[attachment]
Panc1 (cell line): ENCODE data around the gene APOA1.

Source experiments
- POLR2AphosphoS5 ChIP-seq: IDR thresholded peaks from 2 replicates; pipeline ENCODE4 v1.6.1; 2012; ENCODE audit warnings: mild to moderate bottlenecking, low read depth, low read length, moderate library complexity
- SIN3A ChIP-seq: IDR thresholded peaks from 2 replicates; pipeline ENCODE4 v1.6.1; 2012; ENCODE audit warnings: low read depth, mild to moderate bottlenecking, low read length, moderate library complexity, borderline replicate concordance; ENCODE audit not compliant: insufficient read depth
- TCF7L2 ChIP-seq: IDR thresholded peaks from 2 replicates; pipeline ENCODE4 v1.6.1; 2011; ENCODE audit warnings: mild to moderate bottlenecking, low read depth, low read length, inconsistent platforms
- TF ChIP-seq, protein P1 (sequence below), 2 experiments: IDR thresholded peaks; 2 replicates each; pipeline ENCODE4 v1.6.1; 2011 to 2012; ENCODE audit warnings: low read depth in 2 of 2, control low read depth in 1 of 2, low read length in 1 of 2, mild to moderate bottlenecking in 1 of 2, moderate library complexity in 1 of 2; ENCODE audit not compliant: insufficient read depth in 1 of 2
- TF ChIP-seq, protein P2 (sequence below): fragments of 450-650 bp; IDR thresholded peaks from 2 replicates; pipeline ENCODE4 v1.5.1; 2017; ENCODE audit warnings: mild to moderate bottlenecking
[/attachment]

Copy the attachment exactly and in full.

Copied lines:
Panc1 (cell line): ENCODE data around the gene APOA1.

Source experiments
- POLR2AphosphoS5 ChIP-seq: IDR thresholded peaks from 2 replicates; pipeline ENCODE4 v1.6.1; 2012; ENCODE audit warnings: mild to moderate bottlenecking, low read depth, low read length, moderate library complexity
- SIN3A ChIP-seq: IDR thresholded peaks from 2 replicates; pipeline ENCODE4 v1.6.1; 2012; ENCODE audit warnings: low read depth, mild to moderate bottlenecking, low read length, moderate library complexity, borderline replicate concordance; ENCODE audit not compliant: insufficient read depth
- TCF7L2 ChIP-seq: IDR thresholded peaks from 2 replicates; pipeline ENCODE4 v1.6.1; 2011; ENCODE audit warnings: mild to moderate bottlenecking, low read depth, low read length, inconsistent platforms
- TF ChIP-seq, protein P1 (sequence below), 2 experiments: IDR thresholded peaks; 2 replicates each; pipeline ENCODE4 v1.6.1; 2011 to 2012; ENCODE audit warnings: low read depth in 2 of 2, control low read depth in 1 of 2, low read length in 1 of 2, mild to moderate bottlenecking in 1 of 2, moderate library complexity in 1 of 2; ENCODE audit not compliant: insufficient read depth in 1 of 2
- TF ChIP-seq, protein P2 (sequence below): fragments of 450-650 bp; IDR thresholded peaks from 2 replicates; pipeline ENCODE4 v1.5.1; 2017; ENCODE audit warnings: mild to moderate bottlenecking